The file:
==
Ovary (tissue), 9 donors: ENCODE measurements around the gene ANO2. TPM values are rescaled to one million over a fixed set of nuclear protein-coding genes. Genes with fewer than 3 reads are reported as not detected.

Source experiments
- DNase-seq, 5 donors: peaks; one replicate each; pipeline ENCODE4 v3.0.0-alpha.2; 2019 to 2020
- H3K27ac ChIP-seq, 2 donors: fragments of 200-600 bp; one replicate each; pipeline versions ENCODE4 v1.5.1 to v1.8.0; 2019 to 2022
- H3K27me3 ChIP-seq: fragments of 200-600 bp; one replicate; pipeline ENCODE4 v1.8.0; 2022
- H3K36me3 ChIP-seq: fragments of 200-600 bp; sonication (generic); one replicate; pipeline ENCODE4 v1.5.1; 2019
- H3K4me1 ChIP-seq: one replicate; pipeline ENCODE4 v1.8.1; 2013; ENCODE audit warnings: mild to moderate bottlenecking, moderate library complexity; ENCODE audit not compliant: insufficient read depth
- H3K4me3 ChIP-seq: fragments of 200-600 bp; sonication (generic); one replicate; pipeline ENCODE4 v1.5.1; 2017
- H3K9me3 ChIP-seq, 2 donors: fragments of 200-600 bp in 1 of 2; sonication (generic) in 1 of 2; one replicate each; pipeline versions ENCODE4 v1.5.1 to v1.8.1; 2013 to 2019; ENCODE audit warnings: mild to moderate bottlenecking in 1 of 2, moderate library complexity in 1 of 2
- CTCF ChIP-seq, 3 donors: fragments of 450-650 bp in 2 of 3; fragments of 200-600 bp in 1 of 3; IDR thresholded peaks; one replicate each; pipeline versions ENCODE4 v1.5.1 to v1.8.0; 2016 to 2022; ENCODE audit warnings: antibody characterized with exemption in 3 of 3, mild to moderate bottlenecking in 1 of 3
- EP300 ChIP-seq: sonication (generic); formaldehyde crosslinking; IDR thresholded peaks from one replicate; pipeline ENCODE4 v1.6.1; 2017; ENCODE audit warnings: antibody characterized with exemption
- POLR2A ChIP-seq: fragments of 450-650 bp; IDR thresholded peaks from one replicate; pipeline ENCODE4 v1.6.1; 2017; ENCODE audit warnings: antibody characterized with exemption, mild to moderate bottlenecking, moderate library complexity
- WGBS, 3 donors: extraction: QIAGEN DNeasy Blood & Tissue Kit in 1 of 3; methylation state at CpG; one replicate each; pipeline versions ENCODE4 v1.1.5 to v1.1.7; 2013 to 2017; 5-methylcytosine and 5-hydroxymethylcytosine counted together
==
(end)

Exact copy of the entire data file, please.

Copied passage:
Ovary (tissue), 9 donors: ENCODE measurements around the gene ANO2. TPM values are rescaled to one million over a fixed set of nuclear protein-coding genes. Genes with fewer than 3 reads are reported as not detected.

Source experiments
- DNase-seq, 5 donors: peaks; one replicate each; pipeline ENCODE4 v3.0.0-alpha.2; 2019 to 2020
- H3K27ac ChIP-seq, 2 donors: fragments of 200-600 bp; one replicate each; pipeline versions ENCODE4 v1.5.1 to v1.8.0; 2019 to 2022
- H3K27me3 ChIP-seq: fragments of 200-600 bp; one replicate; pipeline ENCODE4 v1.8.0; 2022
- H3K36me3 ChIP-seq: fragments of 200-600 bp; sonication (generic); one replicate; pipeline ENCODE4 v1.5.1; 2019
- H3K4me1 ChIP-seq: one replicate; pipeline ENCODE4 v1.8.1; 2013; ENCODE audit warnings: mild to moderate bottlenecking, moderate library complexity; ENCODE audit not compliant: insufficient read depth
- H3K4me3 ChIP-seq: fragments of 200-600 bp; sonication (generic); one replicate; pipeline ENCODE4 v1.5.1; 2017
- H3K9me3 ChIP-seq, 2 donors: fragments of 200-600 bp in 1 of 2; sonication (generic) in 1 of 2; one replicate each; pipeline versions ENCODE4 v1.5.1 to v1.8.1; 2013 to 2019; ENCODE audit warnings: mild to moderate bottlenecking in 1 of 2, moderate library complexity in 1 of 2
- CTCF ChIP-seq, 3 donors: fragments of 450-650 bp in 2 of 3; fragments of 200-600 bp in 1 of 3; IDR thresholded peaks; one replicate each; pipeline versions ENCODE4 v1.5.1 to v1.8.0; 2016 to 2022; ENCODE audit warnings: antibody characterized with exemption in 3 of 3, mild to moderate bottlenecking in 1 of 3
- EP300 ChIP-seq: sonication (generic); formaldehyde crosslinking; IDR thresholded peaks from one replicate; pipeline ENCODE4 v1.6.1; 2017; ENCODE audit warnings: antibody characterized with exemption
- POLR2A ChIP-seq: fragments of 450-650 bp; IDR thresholded peaks from one replicate; pipeline ENCODE4 v1.6.1; 2017; ENCODE audit warnings: antibody characterized with exemption, mild to moderate bottlenecking, moderate library complexity
- WGBS, 3 donors: extraction: QIAGEN DNeasy Blood & Tissue Kit in 1 of 3; methylation state at CpG; one replicate each; pipeline versions ENCODE4 v1.1.5 to v1.1.7; 2013 to 2017; 5-methylcytosine and 5-hydroxymethylcytosine counted together